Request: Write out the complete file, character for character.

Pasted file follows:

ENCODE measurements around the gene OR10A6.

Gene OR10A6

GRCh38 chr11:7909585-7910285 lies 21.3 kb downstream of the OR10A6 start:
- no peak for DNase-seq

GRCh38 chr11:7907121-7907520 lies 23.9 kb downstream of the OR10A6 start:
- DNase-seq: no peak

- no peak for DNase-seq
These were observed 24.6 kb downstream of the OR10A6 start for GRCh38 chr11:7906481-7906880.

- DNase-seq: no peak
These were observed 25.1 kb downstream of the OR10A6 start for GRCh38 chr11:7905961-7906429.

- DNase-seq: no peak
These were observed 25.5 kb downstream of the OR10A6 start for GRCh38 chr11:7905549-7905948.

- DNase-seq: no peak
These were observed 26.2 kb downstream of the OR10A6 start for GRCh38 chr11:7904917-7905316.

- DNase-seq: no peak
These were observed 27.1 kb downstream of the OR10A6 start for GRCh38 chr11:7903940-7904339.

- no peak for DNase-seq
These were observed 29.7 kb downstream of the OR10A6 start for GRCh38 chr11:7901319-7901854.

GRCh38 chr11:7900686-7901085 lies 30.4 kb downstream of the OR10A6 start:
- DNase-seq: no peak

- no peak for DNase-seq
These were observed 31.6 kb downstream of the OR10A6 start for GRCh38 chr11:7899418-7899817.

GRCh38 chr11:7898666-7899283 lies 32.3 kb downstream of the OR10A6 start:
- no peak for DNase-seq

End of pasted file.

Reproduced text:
ENCODE measurements around the gene OR10A6.

Gene OR10A6

GRCh38 chr11:7909585-7910285 lies 21.3 kb downstream of the OR10A6 start:
- no peak for DNase-seq

GRCh38 chr11:7907121-7907520 lies 23.9 kb downstream of the OR10A6 start:
- DNase-seq: no peak

- no peak for DNase-seq
These were observed 24.6 kb downstream of the OR10A6 start for GRCh38 chr11:7906481-7906880.

- DNase-seq: no peak
These were observed 25.1 kb downstream of the OR10A6 start for GRCh38 chr11:7905961-7906429.

- DNase-seq: no peak
These were observed 25.5 kb downstream of the OR10A6 start for GRCh38 chr11:7905549-7905948.

- DNase-seq: no peak
These were observed 26.2 kb downstream of the OR10A6 start for GRCh38 chr11:7904917-7905316.

- DNase-seq: no peak
These were observed 27.1 kb downstream of the OR10A6 start for GRCh38 chr11:7903940-7904339.

- no peak for DNase-seq
These were observed 29.7 kb downstream of the OR10A6 start for GRCh38 chr11:7901319-7901854.

GRCh38 chr11:7900686-7901085 lies 30.4 kb downstream of the OR10A6 start:
- DNase-seq: no peak

- no peak for DNase-seq
These were observed 31.6 kb downstream of the OR10A6 start for GRCh38 chr11:7899418-7899817.

GRCh38 chr11:7898666-7899283 lies 32.3 kb downstream of the OR10A6 start:
- no peak for DNase-seq